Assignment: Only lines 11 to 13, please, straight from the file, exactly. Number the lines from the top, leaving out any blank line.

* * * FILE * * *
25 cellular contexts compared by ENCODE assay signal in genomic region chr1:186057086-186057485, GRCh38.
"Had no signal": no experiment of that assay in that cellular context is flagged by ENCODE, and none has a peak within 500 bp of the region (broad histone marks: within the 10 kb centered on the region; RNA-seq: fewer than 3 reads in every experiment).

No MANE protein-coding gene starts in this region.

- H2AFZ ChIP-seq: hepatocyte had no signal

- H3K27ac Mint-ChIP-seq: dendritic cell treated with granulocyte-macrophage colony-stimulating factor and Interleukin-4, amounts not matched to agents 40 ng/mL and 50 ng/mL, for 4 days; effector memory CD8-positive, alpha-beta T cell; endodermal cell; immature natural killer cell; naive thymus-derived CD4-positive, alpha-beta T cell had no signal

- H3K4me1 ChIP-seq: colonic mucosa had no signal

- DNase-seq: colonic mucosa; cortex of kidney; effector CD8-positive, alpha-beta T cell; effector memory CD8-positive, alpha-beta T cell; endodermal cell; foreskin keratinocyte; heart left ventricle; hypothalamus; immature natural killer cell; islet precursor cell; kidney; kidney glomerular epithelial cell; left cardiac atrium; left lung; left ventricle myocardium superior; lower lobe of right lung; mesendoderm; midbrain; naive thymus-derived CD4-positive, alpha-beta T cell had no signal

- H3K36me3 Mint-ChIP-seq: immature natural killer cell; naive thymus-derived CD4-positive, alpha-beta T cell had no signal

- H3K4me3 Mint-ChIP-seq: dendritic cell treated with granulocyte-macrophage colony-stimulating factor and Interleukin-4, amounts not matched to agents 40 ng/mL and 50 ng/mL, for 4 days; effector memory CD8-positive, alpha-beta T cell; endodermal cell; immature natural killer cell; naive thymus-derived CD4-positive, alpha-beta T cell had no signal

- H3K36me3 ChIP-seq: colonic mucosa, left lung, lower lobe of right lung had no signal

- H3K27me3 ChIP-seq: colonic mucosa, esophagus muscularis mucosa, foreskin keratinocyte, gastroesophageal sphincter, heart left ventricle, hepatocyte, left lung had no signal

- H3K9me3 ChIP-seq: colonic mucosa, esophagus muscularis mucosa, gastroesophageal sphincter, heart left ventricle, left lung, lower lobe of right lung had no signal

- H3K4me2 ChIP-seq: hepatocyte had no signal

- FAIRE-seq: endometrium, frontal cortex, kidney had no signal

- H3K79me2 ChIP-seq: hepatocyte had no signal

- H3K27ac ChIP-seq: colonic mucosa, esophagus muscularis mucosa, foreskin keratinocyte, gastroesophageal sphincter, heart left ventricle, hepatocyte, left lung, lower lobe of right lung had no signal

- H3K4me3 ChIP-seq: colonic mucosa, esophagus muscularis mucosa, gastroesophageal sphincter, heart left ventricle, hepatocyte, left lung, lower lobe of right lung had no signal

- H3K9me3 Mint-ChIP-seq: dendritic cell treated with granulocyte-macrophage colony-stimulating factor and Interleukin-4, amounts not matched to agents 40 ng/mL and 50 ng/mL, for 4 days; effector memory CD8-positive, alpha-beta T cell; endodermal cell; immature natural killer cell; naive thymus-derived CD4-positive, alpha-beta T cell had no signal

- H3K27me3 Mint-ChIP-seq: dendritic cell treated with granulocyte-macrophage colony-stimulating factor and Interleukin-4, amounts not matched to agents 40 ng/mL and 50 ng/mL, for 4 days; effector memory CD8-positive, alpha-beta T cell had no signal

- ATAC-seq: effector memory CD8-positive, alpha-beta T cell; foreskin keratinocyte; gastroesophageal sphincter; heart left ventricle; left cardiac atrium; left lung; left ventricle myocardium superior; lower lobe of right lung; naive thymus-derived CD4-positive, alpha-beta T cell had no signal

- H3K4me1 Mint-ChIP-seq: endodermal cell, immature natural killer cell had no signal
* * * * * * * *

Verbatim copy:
- H3K27me3 ChIP-seq: colonic mucosa, esophagus muscularis mucosa, foreskin keratinocyte, gastroesophageal sphincter, heart left ventricle, hepatocyte, left lung had no signal

- H3K9me3 ChIP-seq: colonic mucosa, esophagus muscularis mucosa, gastroesophageal sphincter, heart left ventricle, left lung, lower lobe of right lung had no signal

- H3K4me2 ChIP-seq: hepatocyte had no signal